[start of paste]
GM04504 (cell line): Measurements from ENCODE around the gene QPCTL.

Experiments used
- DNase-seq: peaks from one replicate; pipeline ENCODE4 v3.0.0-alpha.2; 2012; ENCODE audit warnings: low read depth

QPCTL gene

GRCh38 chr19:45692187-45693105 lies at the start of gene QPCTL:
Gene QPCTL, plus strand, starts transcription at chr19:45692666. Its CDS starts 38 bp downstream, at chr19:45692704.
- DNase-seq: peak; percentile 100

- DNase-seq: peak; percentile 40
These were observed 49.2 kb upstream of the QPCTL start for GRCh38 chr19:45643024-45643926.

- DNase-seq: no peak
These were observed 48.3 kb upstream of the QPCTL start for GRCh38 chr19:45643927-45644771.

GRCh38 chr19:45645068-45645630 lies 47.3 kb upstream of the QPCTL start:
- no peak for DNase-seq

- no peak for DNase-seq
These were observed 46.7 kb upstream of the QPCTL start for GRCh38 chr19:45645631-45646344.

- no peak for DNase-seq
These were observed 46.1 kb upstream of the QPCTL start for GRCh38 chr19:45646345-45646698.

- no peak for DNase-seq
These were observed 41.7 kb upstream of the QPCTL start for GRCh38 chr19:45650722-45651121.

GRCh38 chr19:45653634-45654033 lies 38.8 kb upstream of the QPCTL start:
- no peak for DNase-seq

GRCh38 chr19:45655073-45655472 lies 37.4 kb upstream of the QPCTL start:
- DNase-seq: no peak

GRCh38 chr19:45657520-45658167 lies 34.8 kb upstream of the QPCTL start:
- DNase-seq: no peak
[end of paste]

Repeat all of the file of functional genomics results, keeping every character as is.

GM04504 (cell line): Measurements from ENCODE around the gene QPCTL.

Experiments used
- DNase-seq: peaks from one replicate; pipeline ENCODE4 v3.0.0-alpha.2; 2012; ENCODE audit warnings: low read depth

QPCTL gene

GRCh38 chr19:45692187-45693105 lies at the start of gene QPCTL:
Gene QPCTL, plus strand, starts transcription at chr19:45692666. Its CDS starts 38 bp downstream, at chr19:45692704.
- DNase-seq: peak; percentile 100

- DNase-seq: peak; percentile 40
These were observed 49.2 kb upstream of the QPCTL start for GRCh38 chr19:45643024-45643926.

- DNase-seq: no peak
These were observed 48.3 kb upstream of the QPCTL start for GRCh38 chr19:45643927-45644771.

GRCh38 chr19:45645068-45645630 lies 47.3 kb upstream of the QPCTL start:
- no peak for DNase-seq

- no peak for DNase-seq
These were observed 46.7 kb upstream of the QPCTL start for GRCh38 chr19:45645631-45646344.

- no peak for DNase-seq
These were observed 46.1 kb upstream of the QPCTL start for GRCh38 chr19:45646345-45646698.

- no peak for DNase-seq
These were observed 41.7 kb upstream of the QPCTL start for GRCh38 chr19:45650722-45651121.

GRCh38 chr19:45653634-45654033 lies 38.8 kb upstream of the QPCTL start:
- no peak for DNase-seq

GRCh38 chr19:45655073-45655472 lies 37.4 kb upstream of the QPCTL start:
- DNase-seq: no peak

GRCh38 chr19:45657520-45658167 lies 34.8 kb upstream of the QPCTL start:
- DNase-seq: no peak